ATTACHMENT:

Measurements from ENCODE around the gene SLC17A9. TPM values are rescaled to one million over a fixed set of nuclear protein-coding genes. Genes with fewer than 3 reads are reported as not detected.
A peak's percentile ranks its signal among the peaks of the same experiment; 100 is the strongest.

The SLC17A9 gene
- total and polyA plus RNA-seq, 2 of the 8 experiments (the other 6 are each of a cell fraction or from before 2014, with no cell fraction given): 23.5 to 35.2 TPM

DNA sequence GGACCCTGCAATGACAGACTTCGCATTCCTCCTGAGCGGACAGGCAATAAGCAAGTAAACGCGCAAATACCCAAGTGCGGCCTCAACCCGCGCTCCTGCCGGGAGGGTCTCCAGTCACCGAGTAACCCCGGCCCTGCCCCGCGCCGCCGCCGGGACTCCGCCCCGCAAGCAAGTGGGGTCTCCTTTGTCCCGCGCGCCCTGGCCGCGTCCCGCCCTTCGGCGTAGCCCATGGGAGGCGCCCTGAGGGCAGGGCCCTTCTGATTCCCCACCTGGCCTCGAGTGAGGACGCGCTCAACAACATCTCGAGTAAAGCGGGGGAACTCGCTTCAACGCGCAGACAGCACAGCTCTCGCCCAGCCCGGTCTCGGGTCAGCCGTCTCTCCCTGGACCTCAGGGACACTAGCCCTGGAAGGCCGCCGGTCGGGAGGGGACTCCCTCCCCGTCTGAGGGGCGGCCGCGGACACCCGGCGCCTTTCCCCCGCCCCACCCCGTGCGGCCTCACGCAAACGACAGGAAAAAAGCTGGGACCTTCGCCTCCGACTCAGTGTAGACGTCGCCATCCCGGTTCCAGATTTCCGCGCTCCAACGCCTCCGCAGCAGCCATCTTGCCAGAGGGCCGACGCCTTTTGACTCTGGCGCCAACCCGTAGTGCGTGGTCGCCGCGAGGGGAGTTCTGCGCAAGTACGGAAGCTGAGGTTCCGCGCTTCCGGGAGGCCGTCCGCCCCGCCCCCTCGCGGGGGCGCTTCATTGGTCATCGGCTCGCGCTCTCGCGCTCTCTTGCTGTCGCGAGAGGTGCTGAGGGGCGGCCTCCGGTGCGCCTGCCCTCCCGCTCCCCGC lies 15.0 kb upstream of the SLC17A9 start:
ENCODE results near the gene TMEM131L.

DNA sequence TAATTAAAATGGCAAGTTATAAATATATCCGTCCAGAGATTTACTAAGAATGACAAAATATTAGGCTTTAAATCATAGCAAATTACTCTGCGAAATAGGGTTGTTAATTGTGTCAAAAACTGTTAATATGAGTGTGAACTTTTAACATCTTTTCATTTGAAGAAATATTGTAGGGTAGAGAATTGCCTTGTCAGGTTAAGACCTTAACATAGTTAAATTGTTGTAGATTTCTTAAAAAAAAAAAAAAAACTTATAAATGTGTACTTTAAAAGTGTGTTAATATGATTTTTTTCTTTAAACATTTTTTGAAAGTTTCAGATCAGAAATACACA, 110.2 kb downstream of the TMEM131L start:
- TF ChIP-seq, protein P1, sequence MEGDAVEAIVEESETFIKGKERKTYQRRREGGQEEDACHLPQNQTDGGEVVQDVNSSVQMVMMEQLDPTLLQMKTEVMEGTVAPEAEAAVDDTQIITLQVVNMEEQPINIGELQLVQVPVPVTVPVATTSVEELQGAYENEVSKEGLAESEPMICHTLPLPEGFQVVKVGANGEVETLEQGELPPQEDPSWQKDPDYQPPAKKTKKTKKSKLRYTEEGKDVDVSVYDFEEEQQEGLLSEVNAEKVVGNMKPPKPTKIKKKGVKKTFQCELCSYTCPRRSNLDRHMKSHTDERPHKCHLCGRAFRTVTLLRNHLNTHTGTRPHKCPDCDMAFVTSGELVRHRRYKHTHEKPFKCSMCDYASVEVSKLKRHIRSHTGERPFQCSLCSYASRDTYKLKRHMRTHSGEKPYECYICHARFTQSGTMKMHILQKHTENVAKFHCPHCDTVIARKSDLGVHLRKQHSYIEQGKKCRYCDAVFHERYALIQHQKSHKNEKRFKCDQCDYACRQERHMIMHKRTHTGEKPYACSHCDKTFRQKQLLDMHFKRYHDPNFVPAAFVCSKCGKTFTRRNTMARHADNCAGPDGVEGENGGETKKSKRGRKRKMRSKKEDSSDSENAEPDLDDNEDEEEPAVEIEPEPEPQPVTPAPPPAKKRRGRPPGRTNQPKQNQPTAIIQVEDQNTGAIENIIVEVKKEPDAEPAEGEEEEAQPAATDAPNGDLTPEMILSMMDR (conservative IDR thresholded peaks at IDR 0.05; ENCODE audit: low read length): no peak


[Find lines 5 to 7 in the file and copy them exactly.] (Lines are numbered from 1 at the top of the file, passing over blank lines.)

DNA sequence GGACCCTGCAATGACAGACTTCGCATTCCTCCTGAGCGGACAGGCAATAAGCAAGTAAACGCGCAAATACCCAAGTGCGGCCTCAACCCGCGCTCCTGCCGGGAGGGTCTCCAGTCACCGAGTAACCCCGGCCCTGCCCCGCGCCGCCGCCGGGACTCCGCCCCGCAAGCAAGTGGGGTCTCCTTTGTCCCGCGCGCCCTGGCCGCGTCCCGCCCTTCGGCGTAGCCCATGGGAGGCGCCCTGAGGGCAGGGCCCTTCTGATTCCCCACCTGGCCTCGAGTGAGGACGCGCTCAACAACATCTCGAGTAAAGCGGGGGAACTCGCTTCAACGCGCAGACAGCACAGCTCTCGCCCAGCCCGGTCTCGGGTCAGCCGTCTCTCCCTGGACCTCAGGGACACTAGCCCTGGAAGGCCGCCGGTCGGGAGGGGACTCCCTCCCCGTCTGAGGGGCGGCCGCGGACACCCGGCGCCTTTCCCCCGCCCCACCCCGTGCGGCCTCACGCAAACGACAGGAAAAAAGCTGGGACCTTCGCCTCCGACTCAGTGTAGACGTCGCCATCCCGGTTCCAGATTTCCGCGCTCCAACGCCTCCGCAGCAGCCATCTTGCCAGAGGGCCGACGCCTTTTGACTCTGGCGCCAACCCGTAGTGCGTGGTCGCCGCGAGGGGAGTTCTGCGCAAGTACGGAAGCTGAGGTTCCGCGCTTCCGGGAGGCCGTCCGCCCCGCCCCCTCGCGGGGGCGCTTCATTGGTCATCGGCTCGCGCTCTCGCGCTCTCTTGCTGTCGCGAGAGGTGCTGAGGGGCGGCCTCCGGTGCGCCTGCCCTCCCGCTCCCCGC lies 15.0 kb upstream of the SLC17A9 start:
ENCODE results near the gene TMEM131L.

DNA sequence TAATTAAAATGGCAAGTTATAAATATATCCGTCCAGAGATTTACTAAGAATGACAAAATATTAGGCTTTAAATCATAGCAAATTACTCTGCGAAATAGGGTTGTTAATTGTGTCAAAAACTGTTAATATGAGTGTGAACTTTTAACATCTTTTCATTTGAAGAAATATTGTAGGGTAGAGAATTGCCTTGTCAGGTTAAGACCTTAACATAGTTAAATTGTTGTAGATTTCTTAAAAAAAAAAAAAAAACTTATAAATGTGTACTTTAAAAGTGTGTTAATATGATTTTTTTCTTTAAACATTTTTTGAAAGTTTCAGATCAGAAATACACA, 110.2 kb downstream of the TMEM131L start: